Gilbert Gigliotti



Contact Information

Willard-DiLoreto Hall W 401-29

Phone: 860-832-2759


Office Hours

Wed: 1:00-3:30 PM

Thur: 8:00-10:30 AM

Or by appointment


Professor Gilbert Gigliotti teaches both of the regularly Latin offerings at CCSU, Elementary Latin I and II (Lat 111 and 112) but is also available to teach more advanced courses to students interested in furthering their Latin language skills (WL 125, 126, 200, and various independent study courses, as well), pursuing a minor in Latin, or even seeking cross-endorsement fgrom the state to teach Latin.

Every December, Dr. Gigliotti organizes a collaboration between the CCSU Department of Modern Language and ClassConn, the Classical Association of Connecticut, on a "Latin Carol Sing," inspired by the "Latin Carol Celebration" of the Classics Department at Brown University. "Jingle Bells," "White Christmas," and "Rudolph the Red-Nosed Reindeer" in Latin?  Certe!

He earned his H.A.B. in Classics at Xavier University and a Ph.D. in Comparative Literature (Latin, Greek, and English) at the Catholic University of America. His dissertation, "Musae Americanae:The Neo-Latin Poetry of Colonial and Revolutionary America," remains the only monograph on American Latin poetry.

Before arriving at CCSU in 1992 he had taught Latin on the secondary level for a decade, and, since then, has taught a variety of independent studies in Latin at advanced levels, on such topics as the history of Latin literature, Julius Caesar, American neo-Latin, and depictions of Dido in Latin literature.

Dr. Gigliotti also teaches the English Department’s classes in Greek and Latin literature in translation.

His publications on neo-Latin poetry include:

  • "'Daring to Try the King's Patience?' (Futile?) Resistance versus Insatiability in Fabula Neoterica." Community without Consent: New Perspectives on the Stamp Act. Edited by Zach Hutchins. Hanover, NH: Dartmouth College Press, 2016. 69-88.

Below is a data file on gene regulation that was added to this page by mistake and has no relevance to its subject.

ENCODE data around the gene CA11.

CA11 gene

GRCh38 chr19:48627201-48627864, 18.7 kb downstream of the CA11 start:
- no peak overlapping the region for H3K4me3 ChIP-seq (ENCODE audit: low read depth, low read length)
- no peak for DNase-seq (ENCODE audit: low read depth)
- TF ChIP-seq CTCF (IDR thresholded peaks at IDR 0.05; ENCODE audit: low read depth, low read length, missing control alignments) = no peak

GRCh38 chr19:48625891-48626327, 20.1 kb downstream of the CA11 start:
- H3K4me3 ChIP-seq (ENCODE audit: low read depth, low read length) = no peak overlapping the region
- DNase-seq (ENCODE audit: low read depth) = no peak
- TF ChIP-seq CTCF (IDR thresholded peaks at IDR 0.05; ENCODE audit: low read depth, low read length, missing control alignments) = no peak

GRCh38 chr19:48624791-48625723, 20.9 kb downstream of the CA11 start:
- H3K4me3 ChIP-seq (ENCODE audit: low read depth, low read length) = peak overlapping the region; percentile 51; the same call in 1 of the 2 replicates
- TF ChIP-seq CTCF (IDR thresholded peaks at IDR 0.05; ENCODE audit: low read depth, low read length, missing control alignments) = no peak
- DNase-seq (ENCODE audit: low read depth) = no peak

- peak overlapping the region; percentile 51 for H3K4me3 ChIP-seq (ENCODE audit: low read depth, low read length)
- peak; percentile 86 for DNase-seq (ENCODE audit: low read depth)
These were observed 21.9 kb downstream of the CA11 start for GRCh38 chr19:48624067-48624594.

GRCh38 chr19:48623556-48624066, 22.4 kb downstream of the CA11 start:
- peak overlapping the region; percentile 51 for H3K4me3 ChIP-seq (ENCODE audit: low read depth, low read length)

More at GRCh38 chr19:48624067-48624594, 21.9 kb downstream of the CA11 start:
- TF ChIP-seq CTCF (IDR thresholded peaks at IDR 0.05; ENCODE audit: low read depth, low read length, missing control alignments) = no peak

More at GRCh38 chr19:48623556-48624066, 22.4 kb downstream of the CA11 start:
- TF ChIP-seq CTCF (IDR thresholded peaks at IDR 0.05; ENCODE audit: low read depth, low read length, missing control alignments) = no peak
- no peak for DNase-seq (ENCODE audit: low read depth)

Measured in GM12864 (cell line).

• "The Vicious Cycle of Abundance and Want: An Edition and Translation of Louis Rou's 'A Prospect of Chess-Play and Chess-Players.'" Modern Language Studies 34 (Fall 2004): 8-15.

  • "Towards a New World Senatus Doctorum: The Liminary Verse of the Magnalia Christi Americana." Acta Conventus Neo-Latini Bariensis: Proceedings from the Ninth International Congress at Bari. Ed. by Rhoda Schnur, et al. Medieval and Renaissance Texts and Studies, 1998.

  • "Nail-Gnawing in a New World Landscape: From Allusion to Disillusion in John Beveridge's Epistolae familiares." Connecticut Review 18.1 (1996): 89-101.

  • "'The Seeds of Puritan Literalism': The Reverend Hooker as Aeneas in a Pair of Early American Neo-Latin Elegies."Proceedings of the Northeast Regional Meeting of the Conference on Christianity and Literature. Pleasantville, NY: Pace University, 1995.

  • "The Alexandrian Fracastoro: Structure and Meaning in the Myth of Syphilus." Renaissance and Reformation 14 (1990): 261-270.

Delivering the paper,

"The Askran Song of Publius Vergilius Mellencamp: Scarecrow as American Georgic,"

at the virtual Annual Meeting of the Classical Association of Connecticut (November, 2020).